On a Wednesday afternoon, the smell of teriyaki chicken wafts from a house off Anderson Road in Greenville. Inside, four high school girls are recreating a recipe they found via TikTok, preparing the dish in a scooped-out pineapple.

The young women are learning, laughing, and enjoying themselves in the process. It’s an intentionally fun moment for a group of girls who bear a lot on their young shoulders. All are recipients of GirlUp GVL’s free programming to enrich in-need middle and high school girls with education, empowerment, and life skills.

“These girls carry a lot of responsibility at home,” explains Kim Mogan, 32, a Greenville native and GirlUp founder. “They are caring for younger siblings, helping brothers and sisters with their schoolwork, or from single-parent households with a mom who works nights. It’s just hard. These challenges can prevent them from pursuing education like they could and the freedoms that come with childhood.”

Many nonprofits begin with a vision, and then, in time, the momentum begins. Mogan, by contrast, did everything at record speed. She knew the girls already, having mentored them through after-school programs at nonprofit the Frazee Center. With no programming available as they grew older, she quickly mobilized to provide it, despite her own commitment to pursuing a bachelors in human services at Anderson University. “I started off as this rogue lady in the community,” she smiles. “Then I formed a nonprofit.”

Photo by Will Crooks

A year into operation she has opened a GirlUp Greenville house for learning, employed a program assistant, Rebecca McClure, and provided computers and a safe, socially distanced space for GirlUp recipients to undergo remote learning, three days a week.

Mogan’s venture has been powered by community donations and her close relationship with every girl who comes under her wing. She keeps the numbers low—presently 17 girls, aged 11–18, attend programs—so that she and McClure can invest ample time in each individual’s growth.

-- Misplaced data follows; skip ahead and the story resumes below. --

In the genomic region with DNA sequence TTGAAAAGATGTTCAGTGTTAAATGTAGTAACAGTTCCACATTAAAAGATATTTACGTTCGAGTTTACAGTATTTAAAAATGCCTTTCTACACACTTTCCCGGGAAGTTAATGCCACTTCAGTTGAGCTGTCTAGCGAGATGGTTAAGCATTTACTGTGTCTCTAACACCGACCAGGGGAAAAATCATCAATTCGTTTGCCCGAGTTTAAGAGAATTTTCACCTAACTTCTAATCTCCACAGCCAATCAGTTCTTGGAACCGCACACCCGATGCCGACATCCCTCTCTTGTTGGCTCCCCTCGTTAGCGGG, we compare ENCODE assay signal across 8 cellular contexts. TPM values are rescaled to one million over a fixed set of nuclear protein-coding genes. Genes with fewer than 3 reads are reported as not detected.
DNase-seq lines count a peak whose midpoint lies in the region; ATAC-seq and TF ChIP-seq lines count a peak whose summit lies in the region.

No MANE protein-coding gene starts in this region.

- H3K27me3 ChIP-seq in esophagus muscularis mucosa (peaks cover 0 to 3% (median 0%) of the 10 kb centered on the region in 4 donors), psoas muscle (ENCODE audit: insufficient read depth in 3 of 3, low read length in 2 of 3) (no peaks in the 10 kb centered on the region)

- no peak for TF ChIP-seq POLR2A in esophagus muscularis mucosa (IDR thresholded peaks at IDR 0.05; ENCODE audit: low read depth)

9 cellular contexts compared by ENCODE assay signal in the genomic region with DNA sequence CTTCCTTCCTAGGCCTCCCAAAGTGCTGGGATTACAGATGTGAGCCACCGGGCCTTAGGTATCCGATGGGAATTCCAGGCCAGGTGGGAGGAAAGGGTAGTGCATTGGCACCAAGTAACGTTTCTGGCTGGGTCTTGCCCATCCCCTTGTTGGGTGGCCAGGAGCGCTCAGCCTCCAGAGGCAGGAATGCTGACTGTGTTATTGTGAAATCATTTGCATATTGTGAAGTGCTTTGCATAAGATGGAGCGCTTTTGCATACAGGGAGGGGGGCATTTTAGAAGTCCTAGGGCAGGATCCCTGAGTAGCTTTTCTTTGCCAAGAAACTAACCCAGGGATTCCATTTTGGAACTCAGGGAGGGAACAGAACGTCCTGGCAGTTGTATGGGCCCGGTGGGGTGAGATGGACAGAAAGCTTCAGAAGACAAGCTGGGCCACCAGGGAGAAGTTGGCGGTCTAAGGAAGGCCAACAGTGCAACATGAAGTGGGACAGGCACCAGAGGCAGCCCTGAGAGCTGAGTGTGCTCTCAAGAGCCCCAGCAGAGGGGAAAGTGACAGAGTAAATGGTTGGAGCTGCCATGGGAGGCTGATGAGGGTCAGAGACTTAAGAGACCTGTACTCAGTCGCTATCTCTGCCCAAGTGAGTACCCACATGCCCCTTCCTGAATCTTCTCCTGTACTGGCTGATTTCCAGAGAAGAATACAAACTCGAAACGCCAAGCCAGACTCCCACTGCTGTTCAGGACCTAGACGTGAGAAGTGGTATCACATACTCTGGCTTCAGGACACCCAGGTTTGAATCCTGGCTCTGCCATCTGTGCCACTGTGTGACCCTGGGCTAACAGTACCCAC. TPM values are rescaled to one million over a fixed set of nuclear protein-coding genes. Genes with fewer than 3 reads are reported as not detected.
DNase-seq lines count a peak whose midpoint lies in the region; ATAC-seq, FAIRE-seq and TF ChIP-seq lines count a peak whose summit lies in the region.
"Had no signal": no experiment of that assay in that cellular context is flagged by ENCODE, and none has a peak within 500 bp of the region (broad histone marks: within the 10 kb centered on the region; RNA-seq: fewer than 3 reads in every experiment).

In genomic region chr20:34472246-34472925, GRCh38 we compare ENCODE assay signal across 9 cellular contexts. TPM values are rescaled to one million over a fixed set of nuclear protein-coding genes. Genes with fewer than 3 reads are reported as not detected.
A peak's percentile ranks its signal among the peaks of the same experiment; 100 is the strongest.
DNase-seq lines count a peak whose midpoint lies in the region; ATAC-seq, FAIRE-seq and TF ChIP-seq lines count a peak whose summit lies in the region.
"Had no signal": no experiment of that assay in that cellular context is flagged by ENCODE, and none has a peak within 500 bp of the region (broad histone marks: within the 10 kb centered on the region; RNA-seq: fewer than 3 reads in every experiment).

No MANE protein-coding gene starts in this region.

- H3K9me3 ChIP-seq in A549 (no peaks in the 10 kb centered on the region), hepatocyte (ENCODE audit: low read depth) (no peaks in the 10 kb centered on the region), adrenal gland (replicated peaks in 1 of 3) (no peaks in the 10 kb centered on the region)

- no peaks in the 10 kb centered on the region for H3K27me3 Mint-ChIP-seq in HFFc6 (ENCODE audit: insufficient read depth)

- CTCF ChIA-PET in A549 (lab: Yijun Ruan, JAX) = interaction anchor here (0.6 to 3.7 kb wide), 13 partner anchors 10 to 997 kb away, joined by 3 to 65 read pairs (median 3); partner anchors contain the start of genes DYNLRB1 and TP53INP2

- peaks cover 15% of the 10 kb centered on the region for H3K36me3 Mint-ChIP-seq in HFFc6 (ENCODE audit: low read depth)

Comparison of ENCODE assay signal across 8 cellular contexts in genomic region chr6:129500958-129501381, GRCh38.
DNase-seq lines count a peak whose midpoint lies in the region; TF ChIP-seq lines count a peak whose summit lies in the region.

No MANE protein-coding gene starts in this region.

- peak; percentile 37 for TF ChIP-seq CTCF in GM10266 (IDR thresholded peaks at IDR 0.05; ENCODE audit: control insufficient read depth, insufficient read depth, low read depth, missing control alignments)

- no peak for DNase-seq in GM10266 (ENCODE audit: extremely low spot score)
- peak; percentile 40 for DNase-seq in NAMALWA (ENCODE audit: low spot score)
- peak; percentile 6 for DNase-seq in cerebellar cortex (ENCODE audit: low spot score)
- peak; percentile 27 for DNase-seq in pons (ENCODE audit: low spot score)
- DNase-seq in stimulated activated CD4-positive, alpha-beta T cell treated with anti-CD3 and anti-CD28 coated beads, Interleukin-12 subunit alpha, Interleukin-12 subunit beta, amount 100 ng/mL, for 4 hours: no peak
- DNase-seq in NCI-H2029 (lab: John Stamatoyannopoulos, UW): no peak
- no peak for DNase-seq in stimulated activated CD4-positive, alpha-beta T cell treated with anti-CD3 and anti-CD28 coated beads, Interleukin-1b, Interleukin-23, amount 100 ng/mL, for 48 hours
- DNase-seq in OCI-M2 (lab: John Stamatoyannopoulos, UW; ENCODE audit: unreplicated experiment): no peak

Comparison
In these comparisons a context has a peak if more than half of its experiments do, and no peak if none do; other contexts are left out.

The GirlUp crew receive whatever they need—mentorship, help with homework, exam prep or financial literacy, advice for first jobs or college decisions, transportation, driving instruction, or even swimming lessons. Mogan says her own experience as an unconfident teenager, the middle daughter of three children, shaped her vision.

“My parents worked hard, but they didn’t have a lot of money or time,” she says. “When it came to life decisions, I didn’t have a lot of support or confidence. Looking back, outside mentoring would have helped a lot. We recognize that racial injustice creates barriers that prove harder for these young women to get through. We want to do all we can for them to have an equal opportunity to reach their goals and dreams regardless of race, gender, or socioeconomics.”

Two girls recently headed to college with Mogan setting up a GoFundMe account to help fund their tuition. She calls them all the time.

“I told them, ‘I’m going to have to call you every day for the first two weeks!’” she laughs. “I’m hoping that through the years they’ve learned how to overcome obstacles, but my heart wants to protect them. I can’t imagine ever turning away from trying to help them.”

For more information about GirlUp GVL, visit girlupgvl.org.